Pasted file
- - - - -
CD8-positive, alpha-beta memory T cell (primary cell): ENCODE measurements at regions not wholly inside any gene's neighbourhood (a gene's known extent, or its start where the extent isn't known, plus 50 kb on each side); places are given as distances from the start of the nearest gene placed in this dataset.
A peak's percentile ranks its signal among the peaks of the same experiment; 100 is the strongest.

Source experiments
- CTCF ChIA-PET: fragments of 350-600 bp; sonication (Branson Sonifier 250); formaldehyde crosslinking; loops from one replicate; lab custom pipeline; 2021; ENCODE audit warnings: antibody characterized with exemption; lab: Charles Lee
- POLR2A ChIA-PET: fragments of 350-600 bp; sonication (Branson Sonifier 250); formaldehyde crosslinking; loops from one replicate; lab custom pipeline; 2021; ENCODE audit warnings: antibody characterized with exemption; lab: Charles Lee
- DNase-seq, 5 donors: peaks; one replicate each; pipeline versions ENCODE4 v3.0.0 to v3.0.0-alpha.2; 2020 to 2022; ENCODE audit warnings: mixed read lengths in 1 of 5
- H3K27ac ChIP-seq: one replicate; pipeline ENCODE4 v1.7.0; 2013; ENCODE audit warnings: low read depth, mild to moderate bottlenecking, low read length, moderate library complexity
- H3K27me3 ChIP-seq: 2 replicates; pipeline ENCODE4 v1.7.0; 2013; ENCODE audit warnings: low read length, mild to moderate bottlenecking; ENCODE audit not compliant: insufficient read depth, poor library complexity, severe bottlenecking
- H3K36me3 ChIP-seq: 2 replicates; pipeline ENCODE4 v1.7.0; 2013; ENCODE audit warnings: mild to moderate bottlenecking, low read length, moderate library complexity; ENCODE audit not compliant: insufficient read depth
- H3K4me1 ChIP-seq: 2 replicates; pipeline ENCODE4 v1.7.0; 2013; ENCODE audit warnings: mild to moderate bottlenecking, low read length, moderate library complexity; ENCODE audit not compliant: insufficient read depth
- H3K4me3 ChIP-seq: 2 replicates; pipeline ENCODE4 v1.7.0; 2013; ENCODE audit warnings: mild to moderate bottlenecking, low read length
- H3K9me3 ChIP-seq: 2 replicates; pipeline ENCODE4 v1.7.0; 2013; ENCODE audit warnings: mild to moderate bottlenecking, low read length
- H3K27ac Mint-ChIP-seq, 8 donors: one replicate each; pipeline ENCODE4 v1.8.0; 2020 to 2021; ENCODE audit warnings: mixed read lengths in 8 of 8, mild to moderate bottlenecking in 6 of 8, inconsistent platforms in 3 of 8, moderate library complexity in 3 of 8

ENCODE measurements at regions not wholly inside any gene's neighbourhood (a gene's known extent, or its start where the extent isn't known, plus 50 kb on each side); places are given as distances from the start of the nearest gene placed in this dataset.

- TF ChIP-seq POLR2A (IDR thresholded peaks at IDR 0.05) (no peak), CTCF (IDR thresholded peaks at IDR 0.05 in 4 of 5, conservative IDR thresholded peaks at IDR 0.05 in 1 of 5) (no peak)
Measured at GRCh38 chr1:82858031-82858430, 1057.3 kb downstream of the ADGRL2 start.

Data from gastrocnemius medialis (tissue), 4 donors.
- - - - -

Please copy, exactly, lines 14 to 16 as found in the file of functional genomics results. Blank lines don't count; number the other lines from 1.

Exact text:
ENCODE measurements at regions not wholly inside any gene's neighbourhood (a gene's known extent, or its start where the extent isn't known, plus 50 kb on each side); places are given as distances from the start of the nearest gene placed in this dataset.

- TF ChIP-seq POLR2A (IDR thresholded peaks at IDR 0.05) (no peak), CTCF (IDR thresholded peaks at IDR 0.05 in 4 of 5, conservative IDR thresholded peaks at IDR 0.05 in 1 of 5) (no peak)
Measured at GRCh38 chr1:82858031-82858430, 1057.3 kb downstream of the ADGRL2 start.